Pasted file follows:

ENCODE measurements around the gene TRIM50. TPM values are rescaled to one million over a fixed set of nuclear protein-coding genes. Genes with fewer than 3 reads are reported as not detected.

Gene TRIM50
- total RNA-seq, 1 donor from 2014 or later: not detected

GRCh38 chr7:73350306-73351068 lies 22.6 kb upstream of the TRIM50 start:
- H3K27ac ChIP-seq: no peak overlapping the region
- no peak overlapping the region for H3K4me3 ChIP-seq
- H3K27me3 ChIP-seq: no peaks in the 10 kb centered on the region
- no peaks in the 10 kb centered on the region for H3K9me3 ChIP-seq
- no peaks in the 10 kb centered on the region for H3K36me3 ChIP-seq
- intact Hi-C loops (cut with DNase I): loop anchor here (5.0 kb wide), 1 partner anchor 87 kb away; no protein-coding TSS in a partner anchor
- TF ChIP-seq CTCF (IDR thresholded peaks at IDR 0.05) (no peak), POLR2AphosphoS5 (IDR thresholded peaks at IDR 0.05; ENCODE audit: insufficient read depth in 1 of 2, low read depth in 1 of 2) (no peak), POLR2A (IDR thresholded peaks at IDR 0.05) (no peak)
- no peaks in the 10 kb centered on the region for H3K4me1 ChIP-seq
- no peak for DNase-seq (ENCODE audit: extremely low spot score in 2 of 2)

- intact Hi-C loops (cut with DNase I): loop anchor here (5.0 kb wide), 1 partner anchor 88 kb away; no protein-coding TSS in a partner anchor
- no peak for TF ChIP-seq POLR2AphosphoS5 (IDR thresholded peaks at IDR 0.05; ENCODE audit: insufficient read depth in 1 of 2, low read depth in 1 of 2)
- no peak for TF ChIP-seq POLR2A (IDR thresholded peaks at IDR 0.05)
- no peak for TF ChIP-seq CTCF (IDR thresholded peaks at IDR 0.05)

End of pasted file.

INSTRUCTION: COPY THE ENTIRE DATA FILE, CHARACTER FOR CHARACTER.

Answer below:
ENCODE measurements around the gene TRIM50. TPM values are rescaled to one million over a fixed set of nuclear protein-coding genes. Genes with fewer than 3 reads are reported as not detected.

Gene TRIM50
- total RNA-seq, 1 donor from 2014 or later: not detected

GRCh38 chr7:73350306-73351068 lies 22.6 kb upstream of the TRIM50 start:
- H3K27ac ChIP-seq: no peak overlapping the region
- no peak overlapping the region for H3K4me3 ChIP-seq
- H3K27me3 ChIP-seq: no peaks in the 10 kb centered on the region
- no peaks in the 10 kb centered on the region for H3K9me3 ChIP-seq
- no peaks in the 10 kb centered on the region for H3K36me3 ChIP-seq
- intact Hi-C loops (cut with DNase I): loop anchor here (5.0 kb wide), 1 partner anchor 87 kb away; no protein-coding TSS in a partner anchor
- TF ChIP-seq CTCF (IDR thresholded peaks at IDR 0.05) (no peak), POLR2AphosphoS5 (IDR thresholded peaks at IDR 0.05; ENCODE audit: insufficient read depth in 1 of 2, low read depth in 1 of 2) (no peak), POLR2A (IDR thresholded peaks at IDR 0.05) (no peak)
- no peaks in the 10 kb centered on the region for H3K4me1 ChIP-seq
- no peak for DNase-seq (ENCODE audit: extremely low spot score in 2 of 2)

- intact Hi-C loops (cut with DNase I): loop anchor here (5.0 kb wide), 1 partner anchor 88 kb away; no protein-coding TSS in a partner anchor
- no peak for TF ChIP-seq POLR2AphosphoS5 (IDR thresholded peaks at IDR 0.05; ENCODE audit: insufficient read depth in 1 of 2, low read depth in 1 of 2)
- no peak for TF ChIP-seq POLR2A (IDR thresholded peaks at IDR 0.05)
- no peak for TF ChIP-seq CTCF (IDR thresholded peaks at IDR 0.05)